UPDATE 1-Sterling consolidates above $1.38

* Graphic: World FX rates in 2020 tmsnrt.rs/2egbfVh

* Graphic: Trade-weighted sterling since Brexit vote tmsnrt.rs/2hwV9Hv (Updates prices, adds comment)

LONDON, Feb 11(Reuters) – Sterling held above the $1.38 mark hit earlier this week on Thursday in relatively quiet currency markets owing to a Chinese holiday and a sparse data calendar.

Optimism over the speed of Britain’s COVID-19 vaccination programme compared to other countries in Europe and expectations of a weaker dollar this year have boosted the pound to nearly 3-year highs against the dollar and its highest since May 2020 against the euro.

A rally above $1.38 this week has made sterling the best-performing G10 currency of 2021, up 1.1% against the dollar and nearly 2% against the euro.

A post-Brexit trade deal with the European Union, and Bank of England comments that British banks would need at least six months to prepare for interest rates going below zero, have also boosted the pound.

Since the bank met last week, markets have pushed their expectation of negative rates out to February 2022.

Speculators meanwhile increased their long positions on the pound in the week to last Tuesday, CFTC data shows.

By 1520 GMT, sterling was 0.14% lower against the dollar at $1.3815, having hit a high of $1.3865 the previous day.

Against the euro, it was 0.2% lower at 87.83 pence, off a May 2020 high of 87.38 hit at the end of last week.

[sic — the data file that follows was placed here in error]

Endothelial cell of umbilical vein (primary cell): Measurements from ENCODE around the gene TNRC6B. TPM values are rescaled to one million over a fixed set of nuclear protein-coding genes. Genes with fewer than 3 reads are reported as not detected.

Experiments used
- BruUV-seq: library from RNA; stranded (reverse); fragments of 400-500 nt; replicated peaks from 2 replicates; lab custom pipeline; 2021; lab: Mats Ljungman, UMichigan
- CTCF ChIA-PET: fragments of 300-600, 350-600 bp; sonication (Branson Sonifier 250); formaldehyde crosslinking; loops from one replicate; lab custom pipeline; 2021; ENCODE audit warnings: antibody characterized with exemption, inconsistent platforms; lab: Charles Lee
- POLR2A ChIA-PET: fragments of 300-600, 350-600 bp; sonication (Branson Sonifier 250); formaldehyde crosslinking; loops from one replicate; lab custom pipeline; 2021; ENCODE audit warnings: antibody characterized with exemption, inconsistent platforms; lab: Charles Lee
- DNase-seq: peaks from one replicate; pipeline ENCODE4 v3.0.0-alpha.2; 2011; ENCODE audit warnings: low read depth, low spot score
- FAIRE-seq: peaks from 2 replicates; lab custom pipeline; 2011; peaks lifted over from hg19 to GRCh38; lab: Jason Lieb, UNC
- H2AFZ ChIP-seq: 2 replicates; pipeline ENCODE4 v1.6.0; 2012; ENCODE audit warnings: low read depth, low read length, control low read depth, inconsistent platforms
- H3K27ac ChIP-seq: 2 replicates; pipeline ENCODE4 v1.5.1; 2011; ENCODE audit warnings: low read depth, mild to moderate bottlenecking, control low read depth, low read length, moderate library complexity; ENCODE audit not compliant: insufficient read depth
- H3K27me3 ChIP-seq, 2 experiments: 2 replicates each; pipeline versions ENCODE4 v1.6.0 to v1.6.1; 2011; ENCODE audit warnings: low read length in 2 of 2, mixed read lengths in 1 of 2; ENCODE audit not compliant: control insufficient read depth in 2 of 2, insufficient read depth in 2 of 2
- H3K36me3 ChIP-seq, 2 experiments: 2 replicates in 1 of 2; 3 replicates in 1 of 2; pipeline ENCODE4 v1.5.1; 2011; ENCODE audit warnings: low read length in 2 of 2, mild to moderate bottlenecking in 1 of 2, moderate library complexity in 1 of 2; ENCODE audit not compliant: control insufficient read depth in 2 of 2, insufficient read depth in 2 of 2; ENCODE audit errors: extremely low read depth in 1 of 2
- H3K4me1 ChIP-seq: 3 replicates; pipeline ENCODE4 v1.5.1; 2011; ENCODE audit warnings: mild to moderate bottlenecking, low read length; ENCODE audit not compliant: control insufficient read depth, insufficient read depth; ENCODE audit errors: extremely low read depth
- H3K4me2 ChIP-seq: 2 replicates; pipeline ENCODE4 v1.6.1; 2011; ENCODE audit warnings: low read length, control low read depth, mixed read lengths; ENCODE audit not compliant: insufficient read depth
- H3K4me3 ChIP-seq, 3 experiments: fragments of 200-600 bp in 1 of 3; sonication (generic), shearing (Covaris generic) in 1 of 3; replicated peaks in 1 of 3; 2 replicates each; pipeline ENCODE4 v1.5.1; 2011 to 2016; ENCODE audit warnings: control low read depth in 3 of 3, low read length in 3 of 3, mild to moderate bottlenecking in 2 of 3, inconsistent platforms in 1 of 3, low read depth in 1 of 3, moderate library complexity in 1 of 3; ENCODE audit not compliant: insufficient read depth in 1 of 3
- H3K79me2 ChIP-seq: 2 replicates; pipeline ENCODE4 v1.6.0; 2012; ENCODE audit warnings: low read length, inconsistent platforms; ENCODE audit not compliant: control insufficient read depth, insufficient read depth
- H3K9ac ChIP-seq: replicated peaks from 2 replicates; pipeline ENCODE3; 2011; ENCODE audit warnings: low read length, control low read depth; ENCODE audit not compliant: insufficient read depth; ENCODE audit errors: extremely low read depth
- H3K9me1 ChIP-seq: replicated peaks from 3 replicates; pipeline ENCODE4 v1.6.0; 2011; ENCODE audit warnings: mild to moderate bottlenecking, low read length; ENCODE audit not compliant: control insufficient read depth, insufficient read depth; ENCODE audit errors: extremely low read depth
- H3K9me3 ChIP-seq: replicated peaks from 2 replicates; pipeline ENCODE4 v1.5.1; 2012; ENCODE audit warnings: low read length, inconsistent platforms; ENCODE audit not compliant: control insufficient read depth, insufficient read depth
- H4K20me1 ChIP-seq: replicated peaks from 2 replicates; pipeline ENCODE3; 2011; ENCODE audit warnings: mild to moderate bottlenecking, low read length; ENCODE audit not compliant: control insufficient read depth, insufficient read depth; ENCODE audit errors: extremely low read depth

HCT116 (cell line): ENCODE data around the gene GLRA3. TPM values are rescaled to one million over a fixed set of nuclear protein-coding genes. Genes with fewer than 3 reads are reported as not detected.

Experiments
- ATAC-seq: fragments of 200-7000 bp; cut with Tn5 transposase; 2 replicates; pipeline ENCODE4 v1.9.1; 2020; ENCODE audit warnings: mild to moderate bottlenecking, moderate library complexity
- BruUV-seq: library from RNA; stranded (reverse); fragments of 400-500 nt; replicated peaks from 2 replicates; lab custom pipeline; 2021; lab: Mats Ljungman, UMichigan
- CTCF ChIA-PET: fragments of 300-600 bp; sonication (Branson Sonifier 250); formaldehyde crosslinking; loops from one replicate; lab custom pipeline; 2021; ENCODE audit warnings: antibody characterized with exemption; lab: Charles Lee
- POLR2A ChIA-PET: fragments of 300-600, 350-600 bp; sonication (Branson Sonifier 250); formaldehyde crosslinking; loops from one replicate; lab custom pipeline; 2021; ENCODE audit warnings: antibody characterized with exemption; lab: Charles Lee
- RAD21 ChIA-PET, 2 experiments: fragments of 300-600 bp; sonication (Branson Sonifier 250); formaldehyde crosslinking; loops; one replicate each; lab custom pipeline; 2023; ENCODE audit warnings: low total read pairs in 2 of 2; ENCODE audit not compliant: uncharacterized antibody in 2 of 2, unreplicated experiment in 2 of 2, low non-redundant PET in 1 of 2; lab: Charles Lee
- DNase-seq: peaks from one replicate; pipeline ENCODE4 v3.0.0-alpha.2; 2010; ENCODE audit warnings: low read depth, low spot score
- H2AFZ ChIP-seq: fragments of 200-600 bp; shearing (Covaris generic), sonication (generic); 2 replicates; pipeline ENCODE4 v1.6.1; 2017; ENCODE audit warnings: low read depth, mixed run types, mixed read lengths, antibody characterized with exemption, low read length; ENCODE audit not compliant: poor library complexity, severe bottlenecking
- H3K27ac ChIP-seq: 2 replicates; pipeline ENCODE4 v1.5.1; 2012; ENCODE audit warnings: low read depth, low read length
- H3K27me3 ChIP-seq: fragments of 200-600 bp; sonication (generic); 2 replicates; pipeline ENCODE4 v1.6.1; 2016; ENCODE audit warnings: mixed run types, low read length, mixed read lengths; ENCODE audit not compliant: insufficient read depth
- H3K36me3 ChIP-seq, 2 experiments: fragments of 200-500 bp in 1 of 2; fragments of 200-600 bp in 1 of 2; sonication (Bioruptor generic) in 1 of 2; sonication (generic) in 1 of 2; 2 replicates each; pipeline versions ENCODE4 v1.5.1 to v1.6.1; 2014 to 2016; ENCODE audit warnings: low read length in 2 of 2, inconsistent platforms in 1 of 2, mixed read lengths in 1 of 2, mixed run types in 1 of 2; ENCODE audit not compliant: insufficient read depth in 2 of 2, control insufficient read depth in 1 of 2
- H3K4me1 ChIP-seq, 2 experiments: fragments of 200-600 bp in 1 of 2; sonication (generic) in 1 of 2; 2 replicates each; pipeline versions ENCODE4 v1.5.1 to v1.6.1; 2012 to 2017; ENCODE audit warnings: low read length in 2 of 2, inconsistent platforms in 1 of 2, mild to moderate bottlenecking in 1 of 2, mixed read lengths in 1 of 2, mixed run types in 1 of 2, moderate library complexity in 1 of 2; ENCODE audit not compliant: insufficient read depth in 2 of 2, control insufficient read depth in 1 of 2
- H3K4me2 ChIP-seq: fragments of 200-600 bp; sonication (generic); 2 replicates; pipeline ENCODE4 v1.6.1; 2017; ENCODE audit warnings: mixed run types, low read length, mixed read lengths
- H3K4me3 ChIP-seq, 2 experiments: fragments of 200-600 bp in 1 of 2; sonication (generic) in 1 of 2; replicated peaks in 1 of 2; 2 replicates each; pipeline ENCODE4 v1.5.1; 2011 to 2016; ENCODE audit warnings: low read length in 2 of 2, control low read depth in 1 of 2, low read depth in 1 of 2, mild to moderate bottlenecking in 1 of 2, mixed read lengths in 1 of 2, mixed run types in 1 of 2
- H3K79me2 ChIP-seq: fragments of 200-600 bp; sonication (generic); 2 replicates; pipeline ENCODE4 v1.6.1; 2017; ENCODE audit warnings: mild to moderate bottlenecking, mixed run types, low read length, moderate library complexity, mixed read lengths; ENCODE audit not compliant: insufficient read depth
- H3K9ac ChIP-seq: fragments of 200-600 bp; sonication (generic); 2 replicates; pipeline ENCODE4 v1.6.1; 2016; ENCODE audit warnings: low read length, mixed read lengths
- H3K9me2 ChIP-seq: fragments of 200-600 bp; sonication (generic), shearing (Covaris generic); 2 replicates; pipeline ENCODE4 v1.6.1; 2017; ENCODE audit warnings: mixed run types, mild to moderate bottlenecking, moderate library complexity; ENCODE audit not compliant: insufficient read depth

“GBP outlook for coming weeks is constructive,” said Petr Krpata, ING’s chief EMEA currency and interest rates strategist.

Investors had their eye on economic data in Britain.

A housing market upswing cooled sharply in January as the country went back into coronavirus lockdown and a tax break for buyers neared its expiry, a survey showed.

House price growth slowed more than economists polled by Reuters expected, and prices in London fell for the first time since July, the Royal Institution of Chartered Surveyors said.

Despite the post-Brexit deal, some 49% of British companies that export goods have run into difficulties caused by the shift in trade terms with the EU since Jan. 1, according to a British Chambers of Commerce survey, while one in five services exporters reported problems.

“Despite the market’s relief that the UK and the EU managed to strike a trade deal in December, it is becoming obvious that Brexit is casting long shadows,” said Jane Foley, Rabobank’s head of FX strategy.

“Looking ahead we continue to see both political and economic hurdles for GBP and anticipate a fairly rocky ride in the coming months. While we retain our medium-term target of EUR/GBP 0.87, we see scope for pullbacks into the spring before this level is held.”

Reporting by Ritvik Carvalho; Editing by Kevin Liffey, Kirsten Donovan

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